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A Preliminary Investigation of Factors Affecting Employment Motivation in People With Intellectual Disabilities


Dr. John Rose, School of Psychology, University of Birmingham, Edgbaston, Birmingham, B15 2TT UK. Tel: +44 121 414 2640; E-mail:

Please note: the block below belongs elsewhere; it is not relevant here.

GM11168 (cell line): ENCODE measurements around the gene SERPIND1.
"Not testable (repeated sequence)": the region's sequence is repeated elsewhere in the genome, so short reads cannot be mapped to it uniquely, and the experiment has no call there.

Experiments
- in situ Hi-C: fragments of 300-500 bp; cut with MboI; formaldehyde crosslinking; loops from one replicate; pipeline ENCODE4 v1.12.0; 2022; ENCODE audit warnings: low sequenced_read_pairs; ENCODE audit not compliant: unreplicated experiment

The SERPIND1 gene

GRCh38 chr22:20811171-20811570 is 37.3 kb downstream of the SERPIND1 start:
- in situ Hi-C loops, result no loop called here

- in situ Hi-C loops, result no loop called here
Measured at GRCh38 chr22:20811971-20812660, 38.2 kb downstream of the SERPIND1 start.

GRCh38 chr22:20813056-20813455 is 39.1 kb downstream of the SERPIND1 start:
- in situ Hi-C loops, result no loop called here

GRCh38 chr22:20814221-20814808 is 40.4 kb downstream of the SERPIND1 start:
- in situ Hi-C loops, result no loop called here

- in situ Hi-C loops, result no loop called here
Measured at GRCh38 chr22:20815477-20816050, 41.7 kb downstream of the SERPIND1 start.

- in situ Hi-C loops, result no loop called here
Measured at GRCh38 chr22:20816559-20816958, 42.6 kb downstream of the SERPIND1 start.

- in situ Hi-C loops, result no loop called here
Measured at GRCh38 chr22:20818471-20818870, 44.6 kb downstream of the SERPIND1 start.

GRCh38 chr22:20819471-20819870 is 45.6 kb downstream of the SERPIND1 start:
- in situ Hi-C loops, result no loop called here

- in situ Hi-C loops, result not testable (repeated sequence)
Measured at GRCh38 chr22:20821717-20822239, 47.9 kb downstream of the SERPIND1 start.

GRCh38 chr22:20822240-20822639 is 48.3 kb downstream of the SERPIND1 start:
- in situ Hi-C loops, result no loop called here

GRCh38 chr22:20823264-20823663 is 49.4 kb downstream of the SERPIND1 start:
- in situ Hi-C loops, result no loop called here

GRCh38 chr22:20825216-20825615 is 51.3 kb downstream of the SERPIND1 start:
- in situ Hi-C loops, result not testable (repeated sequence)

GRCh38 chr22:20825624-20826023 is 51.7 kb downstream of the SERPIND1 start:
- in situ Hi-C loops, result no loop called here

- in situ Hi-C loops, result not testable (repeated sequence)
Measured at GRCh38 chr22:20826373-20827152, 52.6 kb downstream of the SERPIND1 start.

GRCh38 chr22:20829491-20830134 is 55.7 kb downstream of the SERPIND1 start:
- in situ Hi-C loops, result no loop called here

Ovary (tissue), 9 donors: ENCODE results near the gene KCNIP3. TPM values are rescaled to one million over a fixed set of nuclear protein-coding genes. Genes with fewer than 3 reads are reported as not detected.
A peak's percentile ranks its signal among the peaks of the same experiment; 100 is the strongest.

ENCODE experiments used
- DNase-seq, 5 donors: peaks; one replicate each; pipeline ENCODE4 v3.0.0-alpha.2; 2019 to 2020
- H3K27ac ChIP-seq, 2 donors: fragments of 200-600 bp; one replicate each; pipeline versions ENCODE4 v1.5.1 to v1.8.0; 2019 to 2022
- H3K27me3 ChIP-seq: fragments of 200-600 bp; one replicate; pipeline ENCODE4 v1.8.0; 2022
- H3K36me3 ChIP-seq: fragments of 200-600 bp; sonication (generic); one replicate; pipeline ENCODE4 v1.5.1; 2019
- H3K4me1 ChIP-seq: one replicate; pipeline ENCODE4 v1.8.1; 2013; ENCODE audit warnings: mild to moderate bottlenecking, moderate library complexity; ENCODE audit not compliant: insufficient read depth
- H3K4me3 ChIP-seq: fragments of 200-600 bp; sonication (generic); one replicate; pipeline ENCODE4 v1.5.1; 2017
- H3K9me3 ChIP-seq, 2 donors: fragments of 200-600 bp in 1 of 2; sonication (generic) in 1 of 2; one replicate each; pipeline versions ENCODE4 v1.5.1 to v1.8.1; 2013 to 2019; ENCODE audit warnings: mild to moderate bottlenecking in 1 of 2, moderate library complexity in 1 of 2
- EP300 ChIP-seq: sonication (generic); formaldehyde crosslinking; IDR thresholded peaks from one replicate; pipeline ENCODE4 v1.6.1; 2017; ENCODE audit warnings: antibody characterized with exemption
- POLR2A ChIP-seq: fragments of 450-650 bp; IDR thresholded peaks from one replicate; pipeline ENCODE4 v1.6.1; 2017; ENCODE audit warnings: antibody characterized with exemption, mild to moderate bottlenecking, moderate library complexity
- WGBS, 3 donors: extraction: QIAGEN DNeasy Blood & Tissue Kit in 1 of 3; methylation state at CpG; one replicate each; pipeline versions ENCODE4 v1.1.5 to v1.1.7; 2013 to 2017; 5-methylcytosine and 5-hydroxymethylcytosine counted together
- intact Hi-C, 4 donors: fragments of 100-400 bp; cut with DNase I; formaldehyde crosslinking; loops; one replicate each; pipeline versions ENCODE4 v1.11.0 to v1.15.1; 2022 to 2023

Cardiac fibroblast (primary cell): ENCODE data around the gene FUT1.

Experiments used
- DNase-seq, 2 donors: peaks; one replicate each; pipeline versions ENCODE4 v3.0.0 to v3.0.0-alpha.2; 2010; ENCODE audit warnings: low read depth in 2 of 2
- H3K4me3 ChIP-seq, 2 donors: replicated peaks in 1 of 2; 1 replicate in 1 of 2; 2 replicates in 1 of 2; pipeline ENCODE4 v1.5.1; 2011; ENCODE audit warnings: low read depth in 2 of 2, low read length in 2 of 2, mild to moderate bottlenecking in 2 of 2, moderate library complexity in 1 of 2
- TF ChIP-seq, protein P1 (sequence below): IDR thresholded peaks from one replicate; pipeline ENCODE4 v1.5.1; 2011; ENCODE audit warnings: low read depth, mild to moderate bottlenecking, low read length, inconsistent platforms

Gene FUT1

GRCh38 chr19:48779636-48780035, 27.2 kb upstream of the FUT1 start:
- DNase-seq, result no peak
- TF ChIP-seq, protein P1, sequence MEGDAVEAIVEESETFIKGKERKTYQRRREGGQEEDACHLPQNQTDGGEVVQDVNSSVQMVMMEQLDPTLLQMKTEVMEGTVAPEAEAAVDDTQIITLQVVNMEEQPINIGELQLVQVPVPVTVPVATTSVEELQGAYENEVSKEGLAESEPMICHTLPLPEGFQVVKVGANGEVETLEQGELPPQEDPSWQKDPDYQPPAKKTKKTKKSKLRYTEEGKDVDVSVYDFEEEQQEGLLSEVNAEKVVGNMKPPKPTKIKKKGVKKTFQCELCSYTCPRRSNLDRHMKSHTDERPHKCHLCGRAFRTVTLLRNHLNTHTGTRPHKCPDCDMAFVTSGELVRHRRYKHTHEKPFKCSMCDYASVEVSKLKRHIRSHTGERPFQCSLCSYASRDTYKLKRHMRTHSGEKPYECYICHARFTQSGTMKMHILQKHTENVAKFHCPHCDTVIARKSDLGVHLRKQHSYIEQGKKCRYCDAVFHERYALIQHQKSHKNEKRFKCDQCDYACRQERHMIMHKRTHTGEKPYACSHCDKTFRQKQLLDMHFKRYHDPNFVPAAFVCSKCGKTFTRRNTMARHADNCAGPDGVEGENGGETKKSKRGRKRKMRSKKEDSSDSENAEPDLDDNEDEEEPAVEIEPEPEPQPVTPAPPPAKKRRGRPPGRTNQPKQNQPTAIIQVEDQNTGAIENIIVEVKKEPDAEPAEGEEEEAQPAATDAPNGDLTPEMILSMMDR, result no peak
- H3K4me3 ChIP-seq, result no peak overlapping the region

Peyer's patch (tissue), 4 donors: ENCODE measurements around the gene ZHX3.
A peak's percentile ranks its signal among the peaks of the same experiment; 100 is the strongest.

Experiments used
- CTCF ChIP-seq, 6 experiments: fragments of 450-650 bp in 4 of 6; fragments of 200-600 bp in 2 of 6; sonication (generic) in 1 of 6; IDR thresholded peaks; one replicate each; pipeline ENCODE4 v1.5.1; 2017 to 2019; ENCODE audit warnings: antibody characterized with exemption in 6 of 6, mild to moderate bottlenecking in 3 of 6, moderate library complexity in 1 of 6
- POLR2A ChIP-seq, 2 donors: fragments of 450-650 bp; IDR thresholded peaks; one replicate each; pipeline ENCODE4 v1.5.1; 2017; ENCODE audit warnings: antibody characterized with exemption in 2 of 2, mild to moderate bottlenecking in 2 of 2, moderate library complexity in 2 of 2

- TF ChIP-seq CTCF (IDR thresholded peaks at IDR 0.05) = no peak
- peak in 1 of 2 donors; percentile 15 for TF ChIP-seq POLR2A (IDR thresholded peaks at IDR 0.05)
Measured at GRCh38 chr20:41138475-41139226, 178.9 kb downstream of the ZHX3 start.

Relatively small numbers of people with intellectual disabilities (ID) are engaging in paid employment and those who are tend to be working only part-time. This preliminary study addressed the question of what factors motivate people with ID to work. The issue was investigated in a sample of 10 young work-age adults attending supported learning courses at a further education college in England. Participants were asked directly about their feelings through a focus group. A set of questions with additional prompts was used to elicit responses, and cards and scales were used as visual aids. Participants were asked about what factors motivated them to work and what factors deterred them from working. Thematic analysis of the transcribed tapes revealed three major themes that affected participants' motivation to work: monetary gain, social aspects, and perceived competence. More detailed research is needed in order to validate these findings with a larger, more representative sample.